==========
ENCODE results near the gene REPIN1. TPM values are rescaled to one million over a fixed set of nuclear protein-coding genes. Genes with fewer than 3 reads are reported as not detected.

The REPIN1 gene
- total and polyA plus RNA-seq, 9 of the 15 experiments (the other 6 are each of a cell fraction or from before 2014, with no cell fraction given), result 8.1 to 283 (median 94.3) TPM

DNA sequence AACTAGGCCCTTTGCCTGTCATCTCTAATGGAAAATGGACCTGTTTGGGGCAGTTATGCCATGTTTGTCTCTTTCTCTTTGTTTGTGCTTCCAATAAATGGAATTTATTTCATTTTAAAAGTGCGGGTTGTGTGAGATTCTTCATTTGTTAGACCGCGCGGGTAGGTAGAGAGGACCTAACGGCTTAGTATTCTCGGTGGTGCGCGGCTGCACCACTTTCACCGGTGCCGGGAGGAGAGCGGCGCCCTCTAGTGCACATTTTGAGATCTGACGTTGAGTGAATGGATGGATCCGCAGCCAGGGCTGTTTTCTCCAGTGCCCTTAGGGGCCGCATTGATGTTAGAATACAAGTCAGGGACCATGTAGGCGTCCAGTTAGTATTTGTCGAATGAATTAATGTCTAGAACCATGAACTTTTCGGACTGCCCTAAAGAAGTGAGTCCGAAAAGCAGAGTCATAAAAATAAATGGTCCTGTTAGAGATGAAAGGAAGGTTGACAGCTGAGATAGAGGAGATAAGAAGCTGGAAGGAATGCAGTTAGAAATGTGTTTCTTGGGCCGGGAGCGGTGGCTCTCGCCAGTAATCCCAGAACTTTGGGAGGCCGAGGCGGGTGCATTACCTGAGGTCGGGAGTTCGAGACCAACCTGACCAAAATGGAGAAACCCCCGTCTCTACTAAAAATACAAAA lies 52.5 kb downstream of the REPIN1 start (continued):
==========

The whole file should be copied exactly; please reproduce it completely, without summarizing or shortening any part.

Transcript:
ENCODE results near the gene REPIN1. TPM values are rescaled to one million over a fixed set of nuclear protein-coding genes. Genes with fewer than 3 reads are reported as not detected.

The REPIN1 gene
- total and polyA plus RNA-seq, 9 of the 15 experiments (the other 6 are each of a cell fraction or from before 2014, with no cell fraction given), result 8.1 to 283 (median 94.3) TPM

DNA sequence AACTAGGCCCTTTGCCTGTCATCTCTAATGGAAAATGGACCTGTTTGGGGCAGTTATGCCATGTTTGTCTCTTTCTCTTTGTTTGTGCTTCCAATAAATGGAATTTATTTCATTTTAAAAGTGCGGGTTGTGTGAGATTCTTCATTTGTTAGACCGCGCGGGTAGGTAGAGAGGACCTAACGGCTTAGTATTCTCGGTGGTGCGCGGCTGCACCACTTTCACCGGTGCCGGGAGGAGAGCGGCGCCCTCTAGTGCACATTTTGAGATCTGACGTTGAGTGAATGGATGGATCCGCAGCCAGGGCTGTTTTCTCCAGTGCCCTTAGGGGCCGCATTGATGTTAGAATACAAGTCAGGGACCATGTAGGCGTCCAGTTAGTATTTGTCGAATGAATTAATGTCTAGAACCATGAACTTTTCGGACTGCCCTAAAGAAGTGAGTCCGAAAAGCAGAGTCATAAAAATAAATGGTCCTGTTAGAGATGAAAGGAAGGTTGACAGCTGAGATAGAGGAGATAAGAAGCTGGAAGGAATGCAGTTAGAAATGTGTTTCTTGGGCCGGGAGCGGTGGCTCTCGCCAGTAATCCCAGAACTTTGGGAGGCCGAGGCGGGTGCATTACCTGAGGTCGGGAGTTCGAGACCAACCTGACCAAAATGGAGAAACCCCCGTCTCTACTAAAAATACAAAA lies 52.5 kb downstream of the REPIN1 start (continued):